I've been told by some individuals that there are three basic computer operating systems that exist: Windows, Linux, and Mac OS X. That's it, end of story. I have to say that when I hear this I'm something a bit more than shocked. This sort of attitude tells me that someone views all Windows versions as being the same, and that kind of thinking can be extremely detrimental to even the simplest examination. This is due to the fact that there are significant differences among Windows versions, particularly from the perspective of a forensic analyst.
The differences among Windows versions go beyond just what we see in the graphical user interface (GUI). Some of the changes that occur among Windows versions affect entire technologies. For example, the Task Scheduler version 1.0 that shipped with Windows XP is pretty straightforward. The scheduled task (.job) files have a binary format, and the results of the tasks running are recorded in the Task Scheduler log file (i.e., "SchedLgU.txt"). With Vista and Task Scheduler version 2.0, there are significant differences; while the Task Scheduler log file remains the same, the .job files are XML format files. In addition (and this will be discussed in greater detail later in the book), not only do Vista and Windows 7 systems ship with many default scheduled tasks, but information about the tasks (including a hash of the .job file itself) is recorded in the Registry.
On Windows XP and 2003 systems, the Event Log (.evt) files follow a binary format that is well documented at the Microsoft web site. In fact, the structures and format of the .evt files and their embedded records are so well documented that open-source tools for parsing these files are relatively easy to write. Beginning with Vista, the Event Log service was rewritten and the Windows Event Log (.evtx) framework was implemented. Only a high-level description of the binary XML format of the logs themselves is available at the Microsoft site. In addition, there are two types of Windows Event Logs implemented; one group is the Window Logs and includes the Application, System, Security, Setup, and ForwardedEvent logs. The other group is the Application and Services logs, which record specific events from applications and other components on the system. While there are many default Application and Services logs that are installed as part of a Windows 2008 and Windows 7, for example, these logs may also vary depending on the installed applications and services. In short, the move from Windows XP/2003 to Vista brought a completely new logging format and structure, requiring new tools and techniques for accessing the logged events.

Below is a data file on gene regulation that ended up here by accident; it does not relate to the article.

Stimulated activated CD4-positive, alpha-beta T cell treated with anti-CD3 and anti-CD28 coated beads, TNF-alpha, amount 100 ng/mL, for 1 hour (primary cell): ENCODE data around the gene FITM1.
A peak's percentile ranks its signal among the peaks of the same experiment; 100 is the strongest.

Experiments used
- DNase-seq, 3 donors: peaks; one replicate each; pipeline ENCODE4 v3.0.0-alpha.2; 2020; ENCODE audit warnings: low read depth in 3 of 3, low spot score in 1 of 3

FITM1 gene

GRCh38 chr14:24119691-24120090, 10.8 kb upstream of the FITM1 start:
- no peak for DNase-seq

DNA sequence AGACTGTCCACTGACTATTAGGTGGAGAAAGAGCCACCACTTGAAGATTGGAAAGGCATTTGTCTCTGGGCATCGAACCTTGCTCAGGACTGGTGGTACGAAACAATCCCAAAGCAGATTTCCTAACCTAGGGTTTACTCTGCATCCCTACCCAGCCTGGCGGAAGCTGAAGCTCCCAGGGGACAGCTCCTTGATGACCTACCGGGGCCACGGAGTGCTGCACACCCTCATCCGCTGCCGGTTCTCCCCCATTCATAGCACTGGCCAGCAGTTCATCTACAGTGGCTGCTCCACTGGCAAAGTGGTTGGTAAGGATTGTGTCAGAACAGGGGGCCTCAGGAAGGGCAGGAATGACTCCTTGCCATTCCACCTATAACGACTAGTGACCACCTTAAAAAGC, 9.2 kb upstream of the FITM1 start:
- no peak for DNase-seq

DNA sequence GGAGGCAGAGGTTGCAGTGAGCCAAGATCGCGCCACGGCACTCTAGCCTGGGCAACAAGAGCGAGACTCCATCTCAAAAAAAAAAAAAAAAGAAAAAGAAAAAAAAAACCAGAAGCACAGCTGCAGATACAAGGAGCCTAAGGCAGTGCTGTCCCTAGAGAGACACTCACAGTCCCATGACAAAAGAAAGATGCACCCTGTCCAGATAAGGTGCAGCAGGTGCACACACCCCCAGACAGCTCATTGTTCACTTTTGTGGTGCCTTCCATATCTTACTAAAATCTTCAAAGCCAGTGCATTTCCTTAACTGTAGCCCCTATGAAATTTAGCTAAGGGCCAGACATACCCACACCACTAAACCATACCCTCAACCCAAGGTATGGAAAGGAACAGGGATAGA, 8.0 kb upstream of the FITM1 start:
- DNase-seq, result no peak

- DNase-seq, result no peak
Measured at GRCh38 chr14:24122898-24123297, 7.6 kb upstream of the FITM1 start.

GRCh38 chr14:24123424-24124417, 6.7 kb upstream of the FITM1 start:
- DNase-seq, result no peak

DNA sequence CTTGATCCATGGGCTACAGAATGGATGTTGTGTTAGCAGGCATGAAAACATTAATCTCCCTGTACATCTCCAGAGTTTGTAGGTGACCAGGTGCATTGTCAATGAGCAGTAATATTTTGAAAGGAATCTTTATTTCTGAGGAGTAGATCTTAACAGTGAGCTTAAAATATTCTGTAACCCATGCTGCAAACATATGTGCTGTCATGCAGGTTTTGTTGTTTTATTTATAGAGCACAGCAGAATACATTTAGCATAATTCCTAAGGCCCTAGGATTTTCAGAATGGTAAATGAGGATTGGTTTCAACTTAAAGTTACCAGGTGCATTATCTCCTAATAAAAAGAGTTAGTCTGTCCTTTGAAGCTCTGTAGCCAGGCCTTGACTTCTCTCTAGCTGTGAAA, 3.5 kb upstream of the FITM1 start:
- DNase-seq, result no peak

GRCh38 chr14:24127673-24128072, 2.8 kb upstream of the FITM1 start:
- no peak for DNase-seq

From a purely binary perspective, there is no difference among the Registry hive files of the various Windows versions, from Windows 2000 all the way through to Windows 7 (and even into Windows 8). In some cases, there are no differences in what information is maintained in the Registry; for the most part, information about Windows services, as well as the contents of the USBStor key, continue to be similar for versions between Windows 2000 and Windows 7. However, there are significant differences between these two Windows versions with respect to the information that is recorded regarding USB devices, access to wireless access points, and a number of other areas. Another example of a difference in what's recorded in the Registry is that with Windows XP, searches that a user performed through the Explorer shell (e.g., "Start->Search") are recorded in the ACMru key. With Vista, information about searches is moved to a file, and with Windows 7, user searches are recorded in the WordWheelQuery key.
Excerpted from Windows Forensic Analysis Toolkit by Harlan Carvey Copyright © 2012 by Elsevier Inc.. Excerpted by permission of Syngress. All rights reserved. No part of this excerpt may be reproduced or reprinted without permission in writing from the publisher.
Excerpts are provided by Dial-A-Book Inc. solely for the personal use of visitors to this web site.